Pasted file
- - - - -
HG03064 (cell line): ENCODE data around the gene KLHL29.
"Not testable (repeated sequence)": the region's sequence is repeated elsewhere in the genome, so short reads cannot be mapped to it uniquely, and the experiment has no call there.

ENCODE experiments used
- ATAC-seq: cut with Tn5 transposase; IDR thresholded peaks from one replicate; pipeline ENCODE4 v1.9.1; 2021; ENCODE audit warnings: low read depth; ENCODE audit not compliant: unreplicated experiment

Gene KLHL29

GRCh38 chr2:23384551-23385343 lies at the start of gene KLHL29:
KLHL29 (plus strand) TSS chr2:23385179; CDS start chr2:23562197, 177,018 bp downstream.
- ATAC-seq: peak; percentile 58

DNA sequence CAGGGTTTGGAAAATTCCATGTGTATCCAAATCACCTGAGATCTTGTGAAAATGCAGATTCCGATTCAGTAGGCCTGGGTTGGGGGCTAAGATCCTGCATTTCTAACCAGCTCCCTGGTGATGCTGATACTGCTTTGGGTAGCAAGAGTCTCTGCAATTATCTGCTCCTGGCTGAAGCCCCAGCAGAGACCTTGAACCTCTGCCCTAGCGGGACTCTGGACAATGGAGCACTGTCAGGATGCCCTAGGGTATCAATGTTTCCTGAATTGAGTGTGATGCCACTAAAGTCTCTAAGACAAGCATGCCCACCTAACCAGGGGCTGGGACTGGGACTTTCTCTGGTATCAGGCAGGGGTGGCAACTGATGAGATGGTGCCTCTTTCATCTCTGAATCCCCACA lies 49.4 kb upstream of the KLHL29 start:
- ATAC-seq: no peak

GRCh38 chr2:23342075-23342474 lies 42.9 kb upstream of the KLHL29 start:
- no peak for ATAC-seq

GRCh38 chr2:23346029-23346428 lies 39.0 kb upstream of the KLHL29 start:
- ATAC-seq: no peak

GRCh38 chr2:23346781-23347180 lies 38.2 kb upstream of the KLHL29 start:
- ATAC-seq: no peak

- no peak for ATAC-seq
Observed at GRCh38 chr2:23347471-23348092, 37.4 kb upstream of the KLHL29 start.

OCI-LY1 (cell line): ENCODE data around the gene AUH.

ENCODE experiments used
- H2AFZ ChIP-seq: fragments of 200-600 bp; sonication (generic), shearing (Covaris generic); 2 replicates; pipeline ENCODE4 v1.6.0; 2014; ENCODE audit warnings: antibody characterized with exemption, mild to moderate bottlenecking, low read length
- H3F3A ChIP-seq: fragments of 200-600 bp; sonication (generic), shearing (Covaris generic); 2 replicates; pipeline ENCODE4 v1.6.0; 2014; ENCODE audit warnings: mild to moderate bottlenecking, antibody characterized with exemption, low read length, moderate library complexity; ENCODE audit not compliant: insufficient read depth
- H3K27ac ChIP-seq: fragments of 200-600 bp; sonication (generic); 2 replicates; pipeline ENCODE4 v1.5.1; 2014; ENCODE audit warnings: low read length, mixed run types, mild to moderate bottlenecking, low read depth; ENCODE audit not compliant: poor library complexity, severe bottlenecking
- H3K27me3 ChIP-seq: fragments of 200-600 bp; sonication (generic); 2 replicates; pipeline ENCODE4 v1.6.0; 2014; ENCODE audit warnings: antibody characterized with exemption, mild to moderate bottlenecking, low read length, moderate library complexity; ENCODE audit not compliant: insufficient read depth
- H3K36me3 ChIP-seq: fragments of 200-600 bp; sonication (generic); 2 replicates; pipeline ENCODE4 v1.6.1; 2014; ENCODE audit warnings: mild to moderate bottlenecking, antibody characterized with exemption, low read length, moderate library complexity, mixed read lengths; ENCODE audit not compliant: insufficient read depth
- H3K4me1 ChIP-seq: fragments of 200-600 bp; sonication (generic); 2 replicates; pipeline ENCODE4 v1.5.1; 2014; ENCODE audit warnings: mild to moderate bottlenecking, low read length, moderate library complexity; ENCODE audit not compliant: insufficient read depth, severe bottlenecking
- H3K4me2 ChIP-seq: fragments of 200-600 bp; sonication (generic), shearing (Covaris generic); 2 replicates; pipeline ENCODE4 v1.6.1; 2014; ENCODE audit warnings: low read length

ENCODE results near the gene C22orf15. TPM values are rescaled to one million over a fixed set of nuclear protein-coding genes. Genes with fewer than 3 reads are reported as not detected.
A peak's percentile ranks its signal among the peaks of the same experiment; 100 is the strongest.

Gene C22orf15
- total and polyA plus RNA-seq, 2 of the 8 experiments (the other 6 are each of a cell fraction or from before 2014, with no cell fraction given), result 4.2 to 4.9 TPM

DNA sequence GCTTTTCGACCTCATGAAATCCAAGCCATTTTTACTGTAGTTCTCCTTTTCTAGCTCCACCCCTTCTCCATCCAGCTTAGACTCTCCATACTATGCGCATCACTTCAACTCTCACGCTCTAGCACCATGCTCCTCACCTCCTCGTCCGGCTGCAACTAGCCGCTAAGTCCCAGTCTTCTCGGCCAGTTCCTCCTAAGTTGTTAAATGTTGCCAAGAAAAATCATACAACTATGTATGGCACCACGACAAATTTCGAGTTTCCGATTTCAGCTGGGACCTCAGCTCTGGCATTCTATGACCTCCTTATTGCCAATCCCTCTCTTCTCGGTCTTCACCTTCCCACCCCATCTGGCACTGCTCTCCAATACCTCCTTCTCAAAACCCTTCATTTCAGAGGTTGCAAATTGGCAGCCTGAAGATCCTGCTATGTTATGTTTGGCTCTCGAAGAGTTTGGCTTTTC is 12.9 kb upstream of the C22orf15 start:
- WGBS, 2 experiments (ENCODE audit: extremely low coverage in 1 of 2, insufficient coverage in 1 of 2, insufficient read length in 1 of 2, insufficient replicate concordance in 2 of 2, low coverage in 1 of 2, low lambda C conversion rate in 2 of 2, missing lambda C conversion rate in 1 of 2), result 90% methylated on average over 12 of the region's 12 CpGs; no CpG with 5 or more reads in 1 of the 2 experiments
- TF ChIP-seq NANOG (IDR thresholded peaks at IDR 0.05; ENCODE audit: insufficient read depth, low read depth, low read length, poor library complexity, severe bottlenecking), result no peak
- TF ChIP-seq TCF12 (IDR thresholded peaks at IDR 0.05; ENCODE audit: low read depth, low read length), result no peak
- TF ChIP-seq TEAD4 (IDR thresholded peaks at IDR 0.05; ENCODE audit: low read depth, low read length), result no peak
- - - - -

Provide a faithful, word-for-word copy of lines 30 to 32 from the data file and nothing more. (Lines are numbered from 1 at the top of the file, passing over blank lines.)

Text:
Gene C22orf15
- total and polyA plus RNA-seq, 2 of the 8 experiments (the other 6 are each of a cell fraction or from before 2014, with no cell fraction given), result 4.2 to 4.9 TPM

DNA sequence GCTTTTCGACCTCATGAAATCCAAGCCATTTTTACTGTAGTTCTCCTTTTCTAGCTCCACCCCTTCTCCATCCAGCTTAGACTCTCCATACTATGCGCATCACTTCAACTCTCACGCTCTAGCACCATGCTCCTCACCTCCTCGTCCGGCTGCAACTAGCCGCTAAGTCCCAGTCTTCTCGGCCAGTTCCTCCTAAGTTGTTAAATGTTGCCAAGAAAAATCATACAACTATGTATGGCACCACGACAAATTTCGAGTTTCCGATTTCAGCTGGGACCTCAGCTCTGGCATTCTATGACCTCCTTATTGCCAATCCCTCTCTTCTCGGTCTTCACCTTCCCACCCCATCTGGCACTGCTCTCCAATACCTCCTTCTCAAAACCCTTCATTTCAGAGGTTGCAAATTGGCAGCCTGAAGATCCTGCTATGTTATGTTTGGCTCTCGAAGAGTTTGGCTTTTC is 12.9 kb upstream of the C22orf15 start: